I also planted two of my four tomatillos. I keep wondering how big they will get. I told myself I would always support tomatillos from now on, but I don't want to buy supports for both houses. Last year my cages were tossed as after 19 years they had rusted through and didn't support well anymore. I might just stake them. Stakes are cheap. As you can see the tomatillos are a bit yellow. They have been growing so fast and struggling with my treatment of them. I accidentally left them inside (with the lights turned off) for two days. The poor things have been recovering, but they still aren't happy.

At the end of the bed I planted out some really tiny basil plants. I have no clue as to why they didn't grow well for me. Maybe they just needed more time. Or maybe they needed more fertilizer. I've found the fertilizer that I add to my soil blocks lasts about three weeks in the small blocks and four weeks in the larger blocks. I need to get some liquid fertilizer for next years seedlings if I keep making my own soil. The Fort V soil from the Vermont Compost Company was better soil than I made. Things grew better in it. I just wish I could buy the large bags somewhere here around where I live. The small bags cost too much and if I ship it costs too much.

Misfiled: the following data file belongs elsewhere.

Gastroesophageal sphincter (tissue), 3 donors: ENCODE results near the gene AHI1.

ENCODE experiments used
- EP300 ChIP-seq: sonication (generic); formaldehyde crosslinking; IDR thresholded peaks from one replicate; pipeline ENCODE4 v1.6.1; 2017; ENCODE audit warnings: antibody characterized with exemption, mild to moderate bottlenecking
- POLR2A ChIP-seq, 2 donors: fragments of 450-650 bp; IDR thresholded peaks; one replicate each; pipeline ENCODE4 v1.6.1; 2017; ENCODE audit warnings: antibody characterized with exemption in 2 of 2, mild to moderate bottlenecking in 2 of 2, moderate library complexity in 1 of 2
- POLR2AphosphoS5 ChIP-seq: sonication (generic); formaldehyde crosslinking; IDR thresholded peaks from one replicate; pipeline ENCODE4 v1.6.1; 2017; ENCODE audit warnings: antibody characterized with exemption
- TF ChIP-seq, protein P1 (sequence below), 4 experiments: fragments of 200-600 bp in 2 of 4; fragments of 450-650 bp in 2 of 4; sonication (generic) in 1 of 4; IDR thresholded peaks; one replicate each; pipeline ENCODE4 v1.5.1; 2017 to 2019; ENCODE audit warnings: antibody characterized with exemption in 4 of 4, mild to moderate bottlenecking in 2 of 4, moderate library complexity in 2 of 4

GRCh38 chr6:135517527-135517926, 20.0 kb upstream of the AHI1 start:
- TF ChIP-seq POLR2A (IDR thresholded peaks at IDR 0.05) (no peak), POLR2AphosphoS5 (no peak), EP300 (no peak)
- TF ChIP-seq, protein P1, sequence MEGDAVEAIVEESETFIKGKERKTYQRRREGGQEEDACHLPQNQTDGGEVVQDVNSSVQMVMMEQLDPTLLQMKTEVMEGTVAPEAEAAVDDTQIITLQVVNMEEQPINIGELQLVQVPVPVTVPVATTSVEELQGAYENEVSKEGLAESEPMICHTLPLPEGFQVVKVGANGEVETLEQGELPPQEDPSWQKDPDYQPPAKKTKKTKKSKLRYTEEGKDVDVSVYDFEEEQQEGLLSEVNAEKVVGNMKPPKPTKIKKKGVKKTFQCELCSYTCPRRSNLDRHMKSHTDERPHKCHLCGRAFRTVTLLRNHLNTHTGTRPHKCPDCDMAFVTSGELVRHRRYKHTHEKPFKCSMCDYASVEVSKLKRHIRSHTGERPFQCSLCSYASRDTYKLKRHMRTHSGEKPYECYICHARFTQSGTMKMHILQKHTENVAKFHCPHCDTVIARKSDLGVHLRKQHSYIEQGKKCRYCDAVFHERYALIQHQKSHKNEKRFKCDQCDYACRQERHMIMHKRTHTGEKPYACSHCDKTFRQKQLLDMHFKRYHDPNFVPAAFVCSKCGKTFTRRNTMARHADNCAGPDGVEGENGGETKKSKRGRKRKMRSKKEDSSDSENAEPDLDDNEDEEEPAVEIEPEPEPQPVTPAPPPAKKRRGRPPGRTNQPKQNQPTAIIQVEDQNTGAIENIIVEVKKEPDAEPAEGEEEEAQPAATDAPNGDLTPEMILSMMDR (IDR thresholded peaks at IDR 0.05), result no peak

But now the plants are all out in the garden. I tried to row cover as much as I could for a couple of days. It helps with transplant shock as it protects from the seedlings from the wind. Sadly I don't have a large enough row cover to protect the whole bed. I think today I'll remove the cover as the weather is supposed to be so good. I think the direct sun will help them grow fast. Grow tomatoes, grow!

Monday, May 17, 2010

Harvest Monday - 17 May 2010

This week was a sad week. I had to pull up all my overwintered spinach. This made for a good harvest though. We had some of the smaller spinach and some unphotographed lettuce for dinner last night with the relatives. The gourmet lettuce blend and tasty radishes were much loved, but I did add some store bought carrots and tomatoes.

In addition the Chum Soy and Ching Chang bok choy was starting to bolt. So it was harvested. I hope it tastes good and isn't too mustardy for my tastes. Right now I'll add it into the harvest totals, but if it turns out inedible (which it probably isn't), I'll remove it later.